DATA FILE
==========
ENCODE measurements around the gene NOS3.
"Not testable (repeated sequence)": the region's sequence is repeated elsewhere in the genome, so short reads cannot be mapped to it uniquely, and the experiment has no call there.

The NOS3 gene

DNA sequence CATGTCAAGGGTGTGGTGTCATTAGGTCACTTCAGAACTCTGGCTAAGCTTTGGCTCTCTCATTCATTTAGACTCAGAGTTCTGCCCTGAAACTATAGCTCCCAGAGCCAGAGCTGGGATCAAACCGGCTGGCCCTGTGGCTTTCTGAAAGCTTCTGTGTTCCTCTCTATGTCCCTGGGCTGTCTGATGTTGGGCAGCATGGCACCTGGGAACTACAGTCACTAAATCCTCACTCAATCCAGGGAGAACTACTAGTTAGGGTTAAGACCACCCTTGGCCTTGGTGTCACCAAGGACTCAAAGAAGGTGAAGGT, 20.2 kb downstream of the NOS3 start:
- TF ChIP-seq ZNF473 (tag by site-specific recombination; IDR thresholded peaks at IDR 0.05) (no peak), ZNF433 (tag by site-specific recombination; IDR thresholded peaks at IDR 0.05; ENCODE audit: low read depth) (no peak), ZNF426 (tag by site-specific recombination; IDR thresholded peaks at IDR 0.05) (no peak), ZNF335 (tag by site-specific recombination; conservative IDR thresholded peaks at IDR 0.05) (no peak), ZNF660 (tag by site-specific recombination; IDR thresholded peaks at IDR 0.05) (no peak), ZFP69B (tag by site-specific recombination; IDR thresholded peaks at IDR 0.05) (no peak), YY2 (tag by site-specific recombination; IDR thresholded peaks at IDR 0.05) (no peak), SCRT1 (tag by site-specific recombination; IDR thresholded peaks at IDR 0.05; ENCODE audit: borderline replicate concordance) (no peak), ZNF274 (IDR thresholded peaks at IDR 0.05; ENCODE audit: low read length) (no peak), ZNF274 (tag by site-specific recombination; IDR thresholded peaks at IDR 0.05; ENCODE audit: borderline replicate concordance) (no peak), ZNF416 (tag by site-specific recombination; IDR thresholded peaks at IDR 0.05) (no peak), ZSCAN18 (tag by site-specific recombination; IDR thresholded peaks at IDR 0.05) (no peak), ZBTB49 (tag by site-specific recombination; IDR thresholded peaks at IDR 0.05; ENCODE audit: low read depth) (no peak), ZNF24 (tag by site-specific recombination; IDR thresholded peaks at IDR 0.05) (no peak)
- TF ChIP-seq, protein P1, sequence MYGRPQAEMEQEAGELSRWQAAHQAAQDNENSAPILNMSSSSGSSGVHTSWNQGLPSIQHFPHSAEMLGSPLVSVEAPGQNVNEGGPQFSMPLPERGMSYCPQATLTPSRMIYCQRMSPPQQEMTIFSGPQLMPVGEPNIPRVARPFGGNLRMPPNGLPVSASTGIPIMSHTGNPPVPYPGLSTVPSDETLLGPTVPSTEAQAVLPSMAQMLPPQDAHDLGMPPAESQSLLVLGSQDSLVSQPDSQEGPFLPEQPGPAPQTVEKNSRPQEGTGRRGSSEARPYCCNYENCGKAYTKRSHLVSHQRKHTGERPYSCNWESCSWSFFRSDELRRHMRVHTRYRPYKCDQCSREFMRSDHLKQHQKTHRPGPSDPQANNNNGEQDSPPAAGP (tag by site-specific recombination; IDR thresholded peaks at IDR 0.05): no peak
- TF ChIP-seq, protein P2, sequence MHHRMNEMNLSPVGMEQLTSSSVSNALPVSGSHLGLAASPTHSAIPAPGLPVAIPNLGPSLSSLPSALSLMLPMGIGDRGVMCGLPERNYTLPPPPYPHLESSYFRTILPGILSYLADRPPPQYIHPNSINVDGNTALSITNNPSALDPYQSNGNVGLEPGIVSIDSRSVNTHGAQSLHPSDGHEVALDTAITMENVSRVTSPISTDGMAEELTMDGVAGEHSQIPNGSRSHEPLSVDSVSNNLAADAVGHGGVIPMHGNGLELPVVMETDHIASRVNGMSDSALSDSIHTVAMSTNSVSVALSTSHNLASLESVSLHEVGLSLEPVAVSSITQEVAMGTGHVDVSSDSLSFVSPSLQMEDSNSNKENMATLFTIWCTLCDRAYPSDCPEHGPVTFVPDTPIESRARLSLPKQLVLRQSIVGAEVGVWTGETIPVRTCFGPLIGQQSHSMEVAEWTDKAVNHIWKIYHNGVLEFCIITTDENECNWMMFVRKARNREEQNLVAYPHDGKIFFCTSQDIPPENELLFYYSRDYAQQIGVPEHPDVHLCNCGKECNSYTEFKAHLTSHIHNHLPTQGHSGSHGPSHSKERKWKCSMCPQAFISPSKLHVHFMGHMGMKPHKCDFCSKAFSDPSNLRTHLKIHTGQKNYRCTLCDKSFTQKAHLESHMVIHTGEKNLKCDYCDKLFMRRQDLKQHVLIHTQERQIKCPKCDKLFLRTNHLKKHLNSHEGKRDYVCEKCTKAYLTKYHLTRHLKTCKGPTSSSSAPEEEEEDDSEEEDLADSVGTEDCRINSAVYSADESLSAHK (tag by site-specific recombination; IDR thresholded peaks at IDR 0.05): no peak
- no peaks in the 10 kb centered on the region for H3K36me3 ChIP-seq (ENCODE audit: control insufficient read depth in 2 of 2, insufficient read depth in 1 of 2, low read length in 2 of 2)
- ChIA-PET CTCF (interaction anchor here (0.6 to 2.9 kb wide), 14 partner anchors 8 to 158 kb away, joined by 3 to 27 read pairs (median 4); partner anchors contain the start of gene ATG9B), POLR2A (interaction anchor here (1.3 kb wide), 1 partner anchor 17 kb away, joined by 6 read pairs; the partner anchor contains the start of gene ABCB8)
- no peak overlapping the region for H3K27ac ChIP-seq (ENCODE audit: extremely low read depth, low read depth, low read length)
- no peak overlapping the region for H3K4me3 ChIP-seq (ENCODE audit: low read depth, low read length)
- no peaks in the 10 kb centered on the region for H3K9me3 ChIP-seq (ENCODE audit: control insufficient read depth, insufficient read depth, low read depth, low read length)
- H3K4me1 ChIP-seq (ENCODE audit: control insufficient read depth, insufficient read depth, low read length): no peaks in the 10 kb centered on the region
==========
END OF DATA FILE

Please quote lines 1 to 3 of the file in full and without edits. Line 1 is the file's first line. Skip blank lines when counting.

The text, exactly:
ENCODE measurements around the gene NOS3.
"Not testable (repeated sequence)": the region's sequence is repeated elsewhere in the genome, so short reads cannot be mapped to it uniquely, and the experiment has no call there.

The NOS3 gene